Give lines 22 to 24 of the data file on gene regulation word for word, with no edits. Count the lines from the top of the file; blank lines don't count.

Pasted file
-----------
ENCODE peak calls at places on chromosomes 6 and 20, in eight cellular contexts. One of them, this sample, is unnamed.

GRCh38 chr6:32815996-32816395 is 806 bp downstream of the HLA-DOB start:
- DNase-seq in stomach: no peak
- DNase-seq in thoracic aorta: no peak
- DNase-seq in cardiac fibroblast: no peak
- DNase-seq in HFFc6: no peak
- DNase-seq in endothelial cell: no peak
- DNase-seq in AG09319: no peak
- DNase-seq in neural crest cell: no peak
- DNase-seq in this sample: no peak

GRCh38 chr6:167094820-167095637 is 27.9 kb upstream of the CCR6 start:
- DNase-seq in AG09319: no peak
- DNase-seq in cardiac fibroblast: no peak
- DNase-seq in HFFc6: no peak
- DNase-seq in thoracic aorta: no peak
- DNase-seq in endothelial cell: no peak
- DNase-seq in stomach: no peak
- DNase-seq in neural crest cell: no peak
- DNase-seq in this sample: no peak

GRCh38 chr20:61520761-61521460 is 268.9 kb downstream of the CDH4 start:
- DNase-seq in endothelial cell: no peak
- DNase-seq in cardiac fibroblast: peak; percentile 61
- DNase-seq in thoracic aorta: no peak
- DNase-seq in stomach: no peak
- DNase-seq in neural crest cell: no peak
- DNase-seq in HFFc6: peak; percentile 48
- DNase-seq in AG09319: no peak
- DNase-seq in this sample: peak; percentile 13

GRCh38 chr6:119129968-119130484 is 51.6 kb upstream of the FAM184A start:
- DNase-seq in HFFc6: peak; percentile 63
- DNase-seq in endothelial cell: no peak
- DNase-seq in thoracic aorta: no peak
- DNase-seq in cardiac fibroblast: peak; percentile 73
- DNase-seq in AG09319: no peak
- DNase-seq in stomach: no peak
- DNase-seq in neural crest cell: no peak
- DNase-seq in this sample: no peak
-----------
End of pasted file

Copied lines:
- DNase-seq in cardiac fibroblast: peak; percentile 61
- DNase-seq in thoracic aorta: no peak
- DNase-seq in stomach: no peak